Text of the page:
For us as a congregation, that’s what Gather & Grow is all about – both in terms of ministry and in terms of improving our facilities. And Lent is a good time for us to begin this walk together. In Lent, we focus on our spiritual journey, looking within us and around us to, asking God to work on us and form us more and more into the full stature of Christ. Typically, that journey takes a twisting path of self-discovery, leading us through the same territory the disciples traipsed, a land of self-giving and self-sacrifice. It’s Jesus’ own path, of course, and we who would follow him shouldn’t be surprised that the path to the glory of the kingdom of God takes us up the hill of Calvary along the way. Giving ourselves away – that’s how we come to the fullness of who God is making us to be.
Well, for us as St. Andrew’s, our journey is also Jesus’ own path. We’re hearing his call to reach the people around us, to open our hearts and our doors to the spiritual pilgrims in our community. It’s not a new call, and it’s one we’ve answered before – beginning in 1913 as a mission outpost in a brand-new neighborhood, building this glorious house of prayer for all, planting a new congregation in south Kansas City in 1957. It’s true to our identity; it’s in our DNA. And like each of those missional moments, like all our best moments of following our crucified Lord and King, this one will cost us something. It will cost us investments that will return blessing upon blessing – many, many times over.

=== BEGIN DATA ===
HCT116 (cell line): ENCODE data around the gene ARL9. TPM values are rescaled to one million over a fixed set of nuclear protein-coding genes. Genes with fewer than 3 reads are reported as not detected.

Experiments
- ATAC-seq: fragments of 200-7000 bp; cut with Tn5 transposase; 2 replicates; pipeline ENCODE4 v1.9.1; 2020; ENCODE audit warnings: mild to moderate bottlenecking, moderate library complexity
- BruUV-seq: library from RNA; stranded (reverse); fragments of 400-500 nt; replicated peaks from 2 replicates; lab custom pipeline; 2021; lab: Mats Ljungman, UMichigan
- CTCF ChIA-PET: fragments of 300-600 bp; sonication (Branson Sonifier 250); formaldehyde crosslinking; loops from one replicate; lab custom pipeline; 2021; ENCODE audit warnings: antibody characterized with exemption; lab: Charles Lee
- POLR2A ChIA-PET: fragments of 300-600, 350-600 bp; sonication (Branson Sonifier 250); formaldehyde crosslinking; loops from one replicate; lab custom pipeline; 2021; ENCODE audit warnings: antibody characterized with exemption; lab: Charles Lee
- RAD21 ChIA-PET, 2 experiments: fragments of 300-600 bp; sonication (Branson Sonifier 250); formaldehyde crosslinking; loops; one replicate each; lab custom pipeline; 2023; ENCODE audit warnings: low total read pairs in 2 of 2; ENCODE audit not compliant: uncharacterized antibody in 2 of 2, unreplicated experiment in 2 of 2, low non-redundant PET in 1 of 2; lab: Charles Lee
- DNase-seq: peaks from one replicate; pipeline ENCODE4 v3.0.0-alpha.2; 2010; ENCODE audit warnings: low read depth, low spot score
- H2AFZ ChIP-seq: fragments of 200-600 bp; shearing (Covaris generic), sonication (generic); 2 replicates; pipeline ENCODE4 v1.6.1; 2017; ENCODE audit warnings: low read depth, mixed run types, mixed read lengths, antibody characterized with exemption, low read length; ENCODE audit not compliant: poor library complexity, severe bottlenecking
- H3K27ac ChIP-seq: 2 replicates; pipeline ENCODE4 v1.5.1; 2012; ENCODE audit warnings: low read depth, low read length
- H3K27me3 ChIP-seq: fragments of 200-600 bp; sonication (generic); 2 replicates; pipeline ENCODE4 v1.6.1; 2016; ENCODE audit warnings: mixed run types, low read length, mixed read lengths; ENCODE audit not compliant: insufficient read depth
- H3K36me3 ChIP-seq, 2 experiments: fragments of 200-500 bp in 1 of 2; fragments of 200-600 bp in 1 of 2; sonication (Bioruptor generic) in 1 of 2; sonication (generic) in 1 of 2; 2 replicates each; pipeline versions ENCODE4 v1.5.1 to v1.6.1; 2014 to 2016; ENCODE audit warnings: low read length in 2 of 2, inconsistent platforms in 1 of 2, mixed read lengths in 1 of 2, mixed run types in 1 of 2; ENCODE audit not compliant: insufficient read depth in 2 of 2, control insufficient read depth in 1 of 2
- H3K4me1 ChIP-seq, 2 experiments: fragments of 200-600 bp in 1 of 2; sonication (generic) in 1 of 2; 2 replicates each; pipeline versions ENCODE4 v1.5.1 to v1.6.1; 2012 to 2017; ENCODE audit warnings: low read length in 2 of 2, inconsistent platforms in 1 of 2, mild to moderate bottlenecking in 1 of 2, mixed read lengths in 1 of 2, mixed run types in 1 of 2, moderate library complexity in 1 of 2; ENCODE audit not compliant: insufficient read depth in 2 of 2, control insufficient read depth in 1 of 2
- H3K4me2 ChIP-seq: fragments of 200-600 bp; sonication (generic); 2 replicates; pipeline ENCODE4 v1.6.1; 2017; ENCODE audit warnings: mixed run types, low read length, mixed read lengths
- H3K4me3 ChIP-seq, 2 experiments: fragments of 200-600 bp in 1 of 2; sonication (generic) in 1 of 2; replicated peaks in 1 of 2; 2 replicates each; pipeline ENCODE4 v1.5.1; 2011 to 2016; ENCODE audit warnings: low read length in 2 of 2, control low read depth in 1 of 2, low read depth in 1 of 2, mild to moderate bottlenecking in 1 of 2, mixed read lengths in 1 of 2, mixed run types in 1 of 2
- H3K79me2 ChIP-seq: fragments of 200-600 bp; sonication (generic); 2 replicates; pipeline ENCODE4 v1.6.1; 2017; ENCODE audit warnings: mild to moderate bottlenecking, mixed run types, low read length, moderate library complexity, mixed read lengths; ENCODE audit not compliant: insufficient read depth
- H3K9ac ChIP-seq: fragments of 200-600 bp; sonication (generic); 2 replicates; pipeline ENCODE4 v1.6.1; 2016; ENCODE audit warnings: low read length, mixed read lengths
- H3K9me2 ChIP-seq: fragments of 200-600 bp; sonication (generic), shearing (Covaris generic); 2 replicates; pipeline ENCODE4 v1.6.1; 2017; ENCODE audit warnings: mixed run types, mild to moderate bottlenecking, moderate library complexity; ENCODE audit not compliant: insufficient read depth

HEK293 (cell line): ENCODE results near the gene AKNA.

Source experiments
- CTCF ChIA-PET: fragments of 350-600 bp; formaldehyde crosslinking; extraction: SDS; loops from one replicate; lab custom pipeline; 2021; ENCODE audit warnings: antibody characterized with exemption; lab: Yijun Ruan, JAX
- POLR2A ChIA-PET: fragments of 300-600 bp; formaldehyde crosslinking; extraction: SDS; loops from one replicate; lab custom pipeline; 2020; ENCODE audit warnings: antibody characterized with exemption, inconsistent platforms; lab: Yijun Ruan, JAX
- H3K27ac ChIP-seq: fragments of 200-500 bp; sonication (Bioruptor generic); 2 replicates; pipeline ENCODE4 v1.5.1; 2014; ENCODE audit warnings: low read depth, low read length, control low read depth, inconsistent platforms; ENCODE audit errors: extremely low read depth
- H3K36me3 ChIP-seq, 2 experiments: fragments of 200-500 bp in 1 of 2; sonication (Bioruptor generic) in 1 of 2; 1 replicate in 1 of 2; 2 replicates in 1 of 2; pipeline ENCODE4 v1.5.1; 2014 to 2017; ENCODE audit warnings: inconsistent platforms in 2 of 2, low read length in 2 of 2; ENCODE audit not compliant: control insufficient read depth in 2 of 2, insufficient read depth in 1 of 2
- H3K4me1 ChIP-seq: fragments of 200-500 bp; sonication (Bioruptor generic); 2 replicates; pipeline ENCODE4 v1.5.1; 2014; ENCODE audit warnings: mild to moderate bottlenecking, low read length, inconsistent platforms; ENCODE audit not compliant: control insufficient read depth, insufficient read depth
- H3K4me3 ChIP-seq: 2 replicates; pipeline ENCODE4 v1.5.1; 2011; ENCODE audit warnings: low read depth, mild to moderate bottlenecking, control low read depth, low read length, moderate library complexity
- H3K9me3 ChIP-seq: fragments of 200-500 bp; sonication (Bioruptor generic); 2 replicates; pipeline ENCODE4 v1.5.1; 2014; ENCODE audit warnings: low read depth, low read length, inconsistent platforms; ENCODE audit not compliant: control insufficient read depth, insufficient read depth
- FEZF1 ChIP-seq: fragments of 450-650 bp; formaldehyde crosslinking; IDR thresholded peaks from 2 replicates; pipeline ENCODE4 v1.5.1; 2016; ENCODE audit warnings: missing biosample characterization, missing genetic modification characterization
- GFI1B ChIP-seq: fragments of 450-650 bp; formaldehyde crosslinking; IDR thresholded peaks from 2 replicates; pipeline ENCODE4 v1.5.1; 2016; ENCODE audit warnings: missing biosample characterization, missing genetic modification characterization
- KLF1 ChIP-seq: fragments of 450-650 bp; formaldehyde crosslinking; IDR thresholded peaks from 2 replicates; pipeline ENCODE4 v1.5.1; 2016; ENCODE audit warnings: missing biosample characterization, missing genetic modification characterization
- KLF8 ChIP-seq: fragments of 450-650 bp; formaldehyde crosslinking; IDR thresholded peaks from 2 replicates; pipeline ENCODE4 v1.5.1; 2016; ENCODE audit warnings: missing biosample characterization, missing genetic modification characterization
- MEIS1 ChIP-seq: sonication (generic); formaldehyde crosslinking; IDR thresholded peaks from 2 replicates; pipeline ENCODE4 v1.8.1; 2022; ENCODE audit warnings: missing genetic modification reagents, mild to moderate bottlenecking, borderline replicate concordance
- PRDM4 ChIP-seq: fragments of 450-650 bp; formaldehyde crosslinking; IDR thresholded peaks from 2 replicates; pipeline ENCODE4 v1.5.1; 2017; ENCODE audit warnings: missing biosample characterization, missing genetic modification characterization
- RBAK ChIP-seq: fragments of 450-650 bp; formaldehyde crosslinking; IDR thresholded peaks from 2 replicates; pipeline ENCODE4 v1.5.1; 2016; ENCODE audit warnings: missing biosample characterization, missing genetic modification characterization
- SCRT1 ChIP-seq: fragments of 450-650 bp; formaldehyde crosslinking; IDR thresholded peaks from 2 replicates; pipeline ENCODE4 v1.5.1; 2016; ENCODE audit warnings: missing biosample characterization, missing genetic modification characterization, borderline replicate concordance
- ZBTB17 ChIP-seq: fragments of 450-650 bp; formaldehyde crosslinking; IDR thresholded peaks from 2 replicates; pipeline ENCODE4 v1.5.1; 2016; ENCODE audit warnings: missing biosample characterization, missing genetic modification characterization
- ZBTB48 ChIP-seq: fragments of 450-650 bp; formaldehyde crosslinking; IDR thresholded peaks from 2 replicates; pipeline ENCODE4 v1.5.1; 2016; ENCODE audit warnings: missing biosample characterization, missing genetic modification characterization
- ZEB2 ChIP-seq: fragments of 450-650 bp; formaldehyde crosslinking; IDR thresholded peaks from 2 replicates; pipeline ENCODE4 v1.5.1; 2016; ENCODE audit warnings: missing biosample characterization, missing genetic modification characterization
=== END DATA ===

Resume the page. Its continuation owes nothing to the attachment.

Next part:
From our own journeys, we know it’s true. For moms and dads, that crying baby or absent teen costs them sleep, night after night; but the servant leadership of parenthood is the most deeply formative journey they’ll ever take. And for us as disciples, the journey toward the glory of God that we see in the face of Jesus Christ – it’s a journey up rough and challenging terrain. The path up the mountain of our transfiguration is marked by small crosses all along the way. But that’s the way up the grandest mountain, the journey of our ultimate fulfillment – the path of becoming more and more of who we truly are.